The aim of the present study has been to outline and refine a coherent approach to identifying and modelling business cycles on various levels of aggregation. A further central task has been to demonstrate its potential and superiority to conventional methods and models by applying it to updated, as well as newly available sources of data. Three central and connected aspects, which are widely neglected issues, though of paramount importance,1 in contemporary business cycle research, have been thoroughly investigated: Description, aggregation and comovement or synchronization of business cycles. Here I briefly summarize the major findings:
Chapter 2 and 3 outlined the methodology for the analysis of cyclical dynamics developed at SEMECON, especially in the latest contributions by C. Hillinger, U. Woitek and M. Reiter, which represent the direct precursors to the present study. I attempted to supplement and refine the existing methods, primarily in the following two respects: (i) definition and application of central volatility and contribution-to-variance measures and (ii) derivation of standard errors for estimated period lengths and moduli of found cyclicalities, based on the AR interpretat ion of ME spectral analysis. In chapter 3 this methodology was applied to a thorough analysis of the G7 and Eurol 5 national and supranational economies. A central finding was the revelation and evidence of classical business cycles with frequencies corresponding to about 2 to 4 and about 7 to 10 years period lengths. Both are reflected in the spectra of the G7 economies and the two supranational economies (G7 and EuroI5 ). Central contributors to cyclic dynamic and volatility terms are the economies of Germany, Japan and the USA. Germany has been found to be predominated by a M/W-cyclical structure and mainly responsible for the secondary peak, corresponding to a classical short cycle, in the spectrum of the Eurol5 supra-economy. An outstanding and robust finding was the identification of the US economy as an economy profoundly and exceptionally dominated by cyclic investment dynamics with an intermediary periodicity of about 5 to 6 years.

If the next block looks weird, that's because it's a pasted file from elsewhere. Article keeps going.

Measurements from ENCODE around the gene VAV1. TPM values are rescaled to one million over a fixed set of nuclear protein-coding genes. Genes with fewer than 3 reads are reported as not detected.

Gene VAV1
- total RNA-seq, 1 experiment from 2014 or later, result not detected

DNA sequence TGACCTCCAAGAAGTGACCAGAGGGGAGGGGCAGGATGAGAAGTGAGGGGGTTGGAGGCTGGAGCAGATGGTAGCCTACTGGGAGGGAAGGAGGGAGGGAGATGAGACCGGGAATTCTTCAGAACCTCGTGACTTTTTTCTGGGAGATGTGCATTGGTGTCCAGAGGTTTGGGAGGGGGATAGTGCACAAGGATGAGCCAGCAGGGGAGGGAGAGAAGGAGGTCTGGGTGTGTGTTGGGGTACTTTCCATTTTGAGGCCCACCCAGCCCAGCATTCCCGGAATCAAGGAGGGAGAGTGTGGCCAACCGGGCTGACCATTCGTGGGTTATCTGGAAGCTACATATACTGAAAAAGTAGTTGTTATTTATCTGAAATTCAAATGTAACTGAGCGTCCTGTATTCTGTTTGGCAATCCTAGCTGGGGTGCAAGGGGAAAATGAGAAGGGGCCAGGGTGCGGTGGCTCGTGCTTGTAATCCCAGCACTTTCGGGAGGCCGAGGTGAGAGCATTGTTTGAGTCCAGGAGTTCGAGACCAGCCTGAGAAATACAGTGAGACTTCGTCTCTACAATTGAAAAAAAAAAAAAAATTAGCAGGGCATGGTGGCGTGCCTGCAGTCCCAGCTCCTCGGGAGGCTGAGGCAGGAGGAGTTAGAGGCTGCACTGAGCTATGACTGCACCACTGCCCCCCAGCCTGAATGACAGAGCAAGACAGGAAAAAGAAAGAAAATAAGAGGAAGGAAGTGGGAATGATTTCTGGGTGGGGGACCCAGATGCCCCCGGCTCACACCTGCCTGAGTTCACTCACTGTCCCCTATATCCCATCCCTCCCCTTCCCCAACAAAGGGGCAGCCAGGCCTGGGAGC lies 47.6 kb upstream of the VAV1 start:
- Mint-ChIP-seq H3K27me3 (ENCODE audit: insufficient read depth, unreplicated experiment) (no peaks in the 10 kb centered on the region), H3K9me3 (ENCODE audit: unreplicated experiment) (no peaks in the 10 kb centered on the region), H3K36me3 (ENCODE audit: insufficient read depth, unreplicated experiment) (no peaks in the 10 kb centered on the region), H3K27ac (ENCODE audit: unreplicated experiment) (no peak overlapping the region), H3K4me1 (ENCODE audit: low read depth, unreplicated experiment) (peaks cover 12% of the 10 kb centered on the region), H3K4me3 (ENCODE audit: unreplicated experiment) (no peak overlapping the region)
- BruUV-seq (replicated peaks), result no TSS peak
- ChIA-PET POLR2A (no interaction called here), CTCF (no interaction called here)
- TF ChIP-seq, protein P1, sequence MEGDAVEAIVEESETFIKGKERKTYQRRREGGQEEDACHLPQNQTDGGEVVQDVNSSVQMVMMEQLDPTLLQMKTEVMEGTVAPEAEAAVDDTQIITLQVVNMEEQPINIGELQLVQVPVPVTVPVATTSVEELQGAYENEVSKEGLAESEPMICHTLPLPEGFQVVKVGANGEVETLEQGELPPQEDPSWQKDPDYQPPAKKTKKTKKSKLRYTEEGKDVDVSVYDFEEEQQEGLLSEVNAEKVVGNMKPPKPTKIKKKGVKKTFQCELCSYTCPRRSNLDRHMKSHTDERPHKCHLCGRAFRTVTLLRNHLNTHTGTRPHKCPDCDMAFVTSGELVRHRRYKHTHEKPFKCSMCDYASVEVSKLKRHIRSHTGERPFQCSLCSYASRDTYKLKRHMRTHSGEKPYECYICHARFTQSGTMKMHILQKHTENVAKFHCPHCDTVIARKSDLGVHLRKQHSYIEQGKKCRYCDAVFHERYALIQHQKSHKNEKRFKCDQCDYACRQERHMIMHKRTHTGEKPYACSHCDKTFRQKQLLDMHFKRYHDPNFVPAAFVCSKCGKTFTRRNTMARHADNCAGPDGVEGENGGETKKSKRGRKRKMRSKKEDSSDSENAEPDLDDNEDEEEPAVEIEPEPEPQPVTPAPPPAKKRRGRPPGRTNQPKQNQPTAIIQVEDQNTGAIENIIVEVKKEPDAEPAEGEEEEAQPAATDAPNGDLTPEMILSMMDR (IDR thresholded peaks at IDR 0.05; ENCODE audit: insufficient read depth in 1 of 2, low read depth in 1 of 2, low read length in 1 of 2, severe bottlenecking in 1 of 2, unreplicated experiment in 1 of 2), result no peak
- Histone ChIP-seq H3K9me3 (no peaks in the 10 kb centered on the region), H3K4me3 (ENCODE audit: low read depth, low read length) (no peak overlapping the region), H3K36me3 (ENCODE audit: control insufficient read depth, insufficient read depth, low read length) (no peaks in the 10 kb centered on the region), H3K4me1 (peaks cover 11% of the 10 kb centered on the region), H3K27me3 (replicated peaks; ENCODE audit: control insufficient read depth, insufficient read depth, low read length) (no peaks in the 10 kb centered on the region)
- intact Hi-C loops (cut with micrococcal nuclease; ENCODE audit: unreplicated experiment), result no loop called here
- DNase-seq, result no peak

KeywordsBusiness Cycle Synchronization Phenomenon Model Business Cycle Central Volatility Volatility Term
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- 1.As recently more frequently claimed in the literature.Google Scholar